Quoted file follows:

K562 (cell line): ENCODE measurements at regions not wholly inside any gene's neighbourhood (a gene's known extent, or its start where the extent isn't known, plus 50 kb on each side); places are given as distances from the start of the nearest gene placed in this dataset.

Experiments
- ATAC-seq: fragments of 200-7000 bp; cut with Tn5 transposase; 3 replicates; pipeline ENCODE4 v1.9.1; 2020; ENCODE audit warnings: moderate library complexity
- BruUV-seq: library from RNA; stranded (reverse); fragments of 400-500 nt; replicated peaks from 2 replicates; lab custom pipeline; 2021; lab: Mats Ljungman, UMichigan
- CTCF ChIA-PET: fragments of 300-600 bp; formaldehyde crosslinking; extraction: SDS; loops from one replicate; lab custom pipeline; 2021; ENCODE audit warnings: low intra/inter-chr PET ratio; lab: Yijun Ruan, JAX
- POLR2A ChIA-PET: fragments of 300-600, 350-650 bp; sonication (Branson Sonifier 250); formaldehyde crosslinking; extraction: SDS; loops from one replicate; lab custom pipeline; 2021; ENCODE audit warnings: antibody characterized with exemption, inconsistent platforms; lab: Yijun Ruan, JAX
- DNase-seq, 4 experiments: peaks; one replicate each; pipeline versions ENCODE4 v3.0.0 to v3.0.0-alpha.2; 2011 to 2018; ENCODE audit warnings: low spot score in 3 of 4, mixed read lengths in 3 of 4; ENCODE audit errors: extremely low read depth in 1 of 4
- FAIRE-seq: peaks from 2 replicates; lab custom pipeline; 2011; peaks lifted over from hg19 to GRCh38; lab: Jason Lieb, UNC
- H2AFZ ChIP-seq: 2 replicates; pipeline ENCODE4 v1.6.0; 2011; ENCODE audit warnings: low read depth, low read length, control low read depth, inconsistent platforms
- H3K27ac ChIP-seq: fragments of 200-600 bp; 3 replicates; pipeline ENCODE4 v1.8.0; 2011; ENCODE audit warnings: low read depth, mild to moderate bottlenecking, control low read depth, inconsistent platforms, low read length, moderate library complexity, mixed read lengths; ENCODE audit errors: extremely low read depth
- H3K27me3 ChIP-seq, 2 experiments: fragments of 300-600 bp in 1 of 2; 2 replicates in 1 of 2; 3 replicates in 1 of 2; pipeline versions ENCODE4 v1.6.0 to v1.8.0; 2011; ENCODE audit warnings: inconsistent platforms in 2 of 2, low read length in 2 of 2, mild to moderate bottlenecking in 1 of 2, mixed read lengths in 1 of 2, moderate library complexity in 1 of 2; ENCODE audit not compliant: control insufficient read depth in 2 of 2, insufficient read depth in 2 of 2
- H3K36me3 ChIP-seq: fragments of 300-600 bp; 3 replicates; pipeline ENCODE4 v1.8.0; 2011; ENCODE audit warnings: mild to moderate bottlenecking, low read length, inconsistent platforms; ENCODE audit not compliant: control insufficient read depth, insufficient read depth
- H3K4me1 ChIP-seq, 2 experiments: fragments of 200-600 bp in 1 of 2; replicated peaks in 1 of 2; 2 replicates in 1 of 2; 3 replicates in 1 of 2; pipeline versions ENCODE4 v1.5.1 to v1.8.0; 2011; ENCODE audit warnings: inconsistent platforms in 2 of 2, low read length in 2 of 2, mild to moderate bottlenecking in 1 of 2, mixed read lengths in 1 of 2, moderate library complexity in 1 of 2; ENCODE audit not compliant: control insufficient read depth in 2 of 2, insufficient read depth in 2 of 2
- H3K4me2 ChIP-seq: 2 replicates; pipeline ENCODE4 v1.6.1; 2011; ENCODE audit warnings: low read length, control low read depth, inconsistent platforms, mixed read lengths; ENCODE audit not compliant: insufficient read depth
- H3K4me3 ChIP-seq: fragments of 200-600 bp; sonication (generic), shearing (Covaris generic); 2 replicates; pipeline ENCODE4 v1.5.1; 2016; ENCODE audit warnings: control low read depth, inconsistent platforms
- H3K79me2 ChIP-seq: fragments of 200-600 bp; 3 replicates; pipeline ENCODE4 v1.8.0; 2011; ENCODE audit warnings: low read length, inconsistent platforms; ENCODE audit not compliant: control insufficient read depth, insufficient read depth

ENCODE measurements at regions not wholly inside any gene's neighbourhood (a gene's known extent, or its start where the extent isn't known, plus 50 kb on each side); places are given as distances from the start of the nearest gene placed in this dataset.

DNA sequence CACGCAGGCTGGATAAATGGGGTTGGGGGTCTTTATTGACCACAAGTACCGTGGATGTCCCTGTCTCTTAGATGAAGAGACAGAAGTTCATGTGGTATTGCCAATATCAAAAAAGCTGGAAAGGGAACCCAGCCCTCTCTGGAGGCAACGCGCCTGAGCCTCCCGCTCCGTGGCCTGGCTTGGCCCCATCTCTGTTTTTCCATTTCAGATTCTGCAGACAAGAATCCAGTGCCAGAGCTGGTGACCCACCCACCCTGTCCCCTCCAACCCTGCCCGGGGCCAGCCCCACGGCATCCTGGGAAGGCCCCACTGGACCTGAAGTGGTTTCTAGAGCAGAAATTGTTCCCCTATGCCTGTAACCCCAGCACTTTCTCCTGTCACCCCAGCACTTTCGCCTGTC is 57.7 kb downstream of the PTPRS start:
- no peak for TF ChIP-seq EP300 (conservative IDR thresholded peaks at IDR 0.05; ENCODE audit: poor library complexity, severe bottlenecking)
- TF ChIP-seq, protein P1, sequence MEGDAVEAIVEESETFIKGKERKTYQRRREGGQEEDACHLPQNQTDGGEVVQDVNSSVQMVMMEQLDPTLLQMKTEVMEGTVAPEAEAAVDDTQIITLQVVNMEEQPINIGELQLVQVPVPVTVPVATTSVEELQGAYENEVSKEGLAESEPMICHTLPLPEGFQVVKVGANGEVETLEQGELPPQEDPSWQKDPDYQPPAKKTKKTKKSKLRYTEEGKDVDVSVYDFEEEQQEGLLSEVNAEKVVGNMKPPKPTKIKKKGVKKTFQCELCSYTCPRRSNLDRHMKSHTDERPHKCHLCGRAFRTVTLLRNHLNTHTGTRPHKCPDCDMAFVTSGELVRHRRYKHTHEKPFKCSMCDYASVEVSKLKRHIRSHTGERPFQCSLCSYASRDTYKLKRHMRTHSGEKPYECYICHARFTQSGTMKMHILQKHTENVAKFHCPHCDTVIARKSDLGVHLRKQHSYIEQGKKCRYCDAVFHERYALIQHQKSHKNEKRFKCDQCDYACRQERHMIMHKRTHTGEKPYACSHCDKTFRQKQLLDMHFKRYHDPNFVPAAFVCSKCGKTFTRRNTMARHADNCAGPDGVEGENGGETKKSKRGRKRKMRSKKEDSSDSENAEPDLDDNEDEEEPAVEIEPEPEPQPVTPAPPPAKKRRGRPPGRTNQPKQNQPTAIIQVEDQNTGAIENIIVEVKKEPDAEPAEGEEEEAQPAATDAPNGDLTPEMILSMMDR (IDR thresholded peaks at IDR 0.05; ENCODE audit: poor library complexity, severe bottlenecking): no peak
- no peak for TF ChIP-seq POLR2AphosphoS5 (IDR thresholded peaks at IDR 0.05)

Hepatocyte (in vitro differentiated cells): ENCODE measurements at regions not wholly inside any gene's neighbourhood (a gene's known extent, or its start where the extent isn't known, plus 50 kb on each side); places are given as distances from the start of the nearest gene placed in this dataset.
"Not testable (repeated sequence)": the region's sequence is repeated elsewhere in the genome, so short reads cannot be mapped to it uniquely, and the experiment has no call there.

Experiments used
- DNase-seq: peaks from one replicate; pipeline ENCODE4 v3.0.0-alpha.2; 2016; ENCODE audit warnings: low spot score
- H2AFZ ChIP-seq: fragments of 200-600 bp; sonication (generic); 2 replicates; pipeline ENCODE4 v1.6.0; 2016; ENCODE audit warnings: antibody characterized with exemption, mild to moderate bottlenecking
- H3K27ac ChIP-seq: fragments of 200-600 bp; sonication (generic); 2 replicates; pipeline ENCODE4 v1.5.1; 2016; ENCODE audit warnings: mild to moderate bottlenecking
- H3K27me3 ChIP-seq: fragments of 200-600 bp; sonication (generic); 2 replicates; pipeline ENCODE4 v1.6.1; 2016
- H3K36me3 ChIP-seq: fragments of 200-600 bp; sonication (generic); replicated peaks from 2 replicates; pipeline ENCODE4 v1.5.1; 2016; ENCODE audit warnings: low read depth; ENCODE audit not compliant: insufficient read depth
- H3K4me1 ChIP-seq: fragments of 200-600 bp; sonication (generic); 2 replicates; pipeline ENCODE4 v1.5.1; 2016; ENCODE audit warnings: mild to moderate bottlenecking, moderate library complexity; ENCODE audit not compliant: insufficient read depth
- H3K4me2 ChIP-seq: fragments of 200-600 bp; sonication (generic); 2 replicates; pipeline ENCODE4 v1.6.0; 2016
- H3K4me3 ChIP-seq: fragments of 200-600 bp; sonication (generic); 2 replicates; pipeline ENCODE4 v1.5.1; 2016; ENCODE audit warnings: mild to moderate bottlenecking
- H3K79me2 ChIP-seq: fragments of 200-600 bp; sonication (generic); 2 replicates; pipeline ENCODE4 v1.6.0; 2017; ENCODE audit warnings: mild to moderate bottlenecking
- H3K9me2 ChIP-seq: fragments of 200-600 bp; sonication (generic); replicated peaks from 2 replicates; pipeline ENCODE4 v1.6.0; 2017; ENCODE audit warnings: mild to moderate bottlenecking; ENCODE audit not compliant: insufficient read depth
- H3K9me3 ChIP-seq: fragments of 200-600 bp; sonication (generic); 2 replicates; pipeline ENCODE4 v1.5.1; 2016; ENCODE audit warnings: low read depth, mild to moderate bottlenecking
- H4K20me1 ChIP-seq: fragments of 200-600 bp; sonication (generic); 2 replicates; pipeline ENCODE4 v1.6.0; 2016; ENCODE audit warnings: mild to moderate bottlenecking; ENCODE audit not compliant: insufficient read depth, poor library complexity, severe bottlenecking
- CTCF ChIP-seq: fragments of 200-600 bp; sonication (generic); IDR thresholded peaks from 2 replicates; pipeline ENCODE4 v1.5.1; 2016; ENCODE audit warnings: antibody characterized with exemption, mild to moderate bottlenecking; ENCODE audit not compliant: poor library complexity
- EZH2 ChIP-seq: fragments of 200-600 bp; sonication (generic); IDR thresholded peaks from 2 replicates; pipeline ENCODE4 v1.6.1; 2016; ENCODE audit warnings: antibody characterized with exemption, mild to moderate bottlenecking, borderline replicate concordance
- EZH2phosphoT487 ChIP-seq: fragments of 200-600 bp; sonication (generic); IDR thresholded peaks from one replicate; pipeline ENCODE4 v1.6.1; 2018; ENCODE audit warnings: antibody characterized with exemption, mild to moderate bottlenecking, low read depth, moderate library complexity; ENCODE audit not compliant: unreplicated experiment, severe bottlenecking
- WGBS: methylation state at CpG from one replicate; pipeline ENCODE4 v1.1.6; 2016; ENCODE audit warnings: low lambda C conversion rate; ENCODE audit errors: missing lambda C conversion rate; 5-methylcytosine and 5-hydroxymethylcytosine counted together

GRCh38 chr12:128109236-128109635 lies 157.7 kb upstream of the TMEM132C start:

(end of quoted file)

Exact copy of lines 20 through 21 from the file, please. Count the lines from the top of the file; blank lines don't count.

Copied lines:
- TF ChIP-seq, protein P1, sequence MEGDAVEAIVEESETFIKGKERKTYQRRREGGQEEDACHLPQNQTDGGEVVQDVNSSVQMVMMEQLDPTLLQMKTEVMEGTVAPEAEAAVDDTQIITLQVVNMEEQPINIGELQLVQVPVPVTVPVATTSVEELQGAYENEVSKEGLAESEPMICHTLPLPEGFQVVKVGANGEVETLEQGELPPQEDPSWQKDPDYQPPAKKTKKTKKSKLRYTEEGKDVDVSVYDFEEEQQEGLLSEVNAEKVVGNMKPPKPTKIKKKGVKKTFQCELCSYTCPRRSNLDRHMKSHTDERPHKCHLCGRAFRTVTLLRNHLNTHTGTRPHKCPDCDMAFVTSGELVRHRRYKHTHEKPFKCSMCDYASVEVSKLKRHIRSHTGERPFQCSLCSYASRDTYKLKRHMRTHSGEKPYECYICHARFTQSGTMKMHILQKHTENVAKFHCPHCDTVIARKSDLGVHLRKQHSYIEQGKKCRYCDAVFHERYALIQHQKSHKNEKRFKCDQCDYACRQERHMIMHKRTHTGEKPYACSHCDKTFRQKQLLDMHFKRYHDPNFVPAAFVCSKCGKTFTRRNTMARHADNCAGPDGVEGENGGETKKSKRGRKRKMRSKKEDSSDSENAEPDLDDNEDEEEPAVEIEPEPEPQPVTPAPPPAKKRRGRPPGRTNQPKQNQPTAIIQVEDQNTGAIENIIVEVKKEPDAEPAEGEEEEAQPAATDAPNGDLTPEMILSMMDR (IDR thresholded peaks at IDR 0.05; ENCODE audit: poor library complexity, severe bottlenecking): no peak
- no peak for TF ChIP-seq POLR2AphosphoS5 (IDR thresholded peaks at IDR 0.05)